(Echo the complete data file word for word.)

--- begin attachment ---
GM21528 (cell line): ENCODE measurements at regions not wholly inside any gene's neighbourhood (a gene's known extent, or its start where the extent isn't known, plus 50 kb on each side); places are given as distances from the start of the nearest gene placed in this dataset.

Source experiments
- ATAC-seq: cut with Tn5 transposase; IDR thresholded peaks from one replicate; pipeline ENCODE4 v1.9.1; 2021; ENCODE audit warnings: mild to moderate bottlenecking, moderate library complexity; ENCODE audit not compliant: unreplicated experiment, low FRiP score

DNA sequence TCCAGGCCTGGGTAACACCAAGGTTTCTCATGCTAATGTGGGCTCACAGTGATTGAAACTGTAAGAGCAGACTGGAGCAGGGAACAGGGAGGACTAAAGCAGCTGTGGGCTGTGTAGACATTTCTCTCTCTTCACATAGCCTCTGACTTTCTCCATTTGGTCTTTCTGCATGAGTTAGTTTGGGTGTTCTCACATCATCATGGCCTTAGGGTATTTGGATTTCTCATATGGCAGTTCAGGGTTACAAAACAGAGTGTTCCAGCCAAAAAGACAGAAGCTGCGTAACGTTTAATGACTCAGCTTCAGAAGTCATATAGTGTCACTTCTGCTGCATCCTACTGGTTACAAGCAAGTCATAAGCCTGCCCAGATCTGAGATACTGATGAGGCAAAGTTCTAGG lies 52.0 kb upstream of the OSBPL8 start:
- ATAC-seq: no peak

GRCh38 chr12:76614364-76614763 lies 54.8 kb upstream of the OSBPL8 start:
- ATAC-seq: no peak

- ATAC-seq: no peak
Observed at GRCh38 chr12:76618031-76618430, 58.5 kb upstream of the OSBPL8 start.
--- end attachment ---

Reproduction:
GM21528 (cell line): ENCODE measurements at regions not wholly inside any gene's neighbourhood (a gene's known extent, or its start where the extent isn't known, plus 50 kb on each side); places are given as distances from the start of the nearest gene placed in this dataset.

Source experiments
- ATAC-seq: cut with Tn5 transposase; IDR thresholded peaks from one replicate; pipeline ENCODE4 v1.9.1; 2021; ENCODE audit warnings: mild to moderate bottlenecking, moderate library complexity; ENCODE audit not compliant: unreplicated experiment, low FRiP score

DNA sequence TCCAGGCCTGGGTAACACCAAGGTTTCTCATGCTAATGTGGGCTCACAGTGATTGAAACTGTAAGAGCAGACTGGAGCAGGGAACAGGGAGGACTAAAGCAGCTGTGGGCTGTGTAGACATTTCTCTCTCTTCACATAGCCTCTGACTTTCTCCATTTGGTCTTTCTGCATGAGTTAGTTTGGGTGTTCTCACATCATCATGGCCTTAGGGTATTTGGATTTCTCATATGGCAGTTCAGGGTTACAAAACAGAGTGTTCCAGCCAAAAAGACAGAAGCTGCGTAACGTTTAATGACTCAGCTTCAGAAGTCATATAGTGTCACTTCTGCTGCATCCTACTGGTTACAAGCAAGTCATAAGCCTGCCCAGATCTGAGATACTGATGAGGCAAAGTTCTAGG lies 52.0 kb upstream of the OSBPL8 start:
- ATAC-seq: no peak

GRCh38 chr12:76614364-76614763 lies 54.8 kb upstream of the OSBPL8 start:
- ATAC-seq: no peak

- ATAC-seq: no peak
Observed at GRCh38 chr12:76618031-76618430, 58.5 kb upstream of the OSBPL8 start.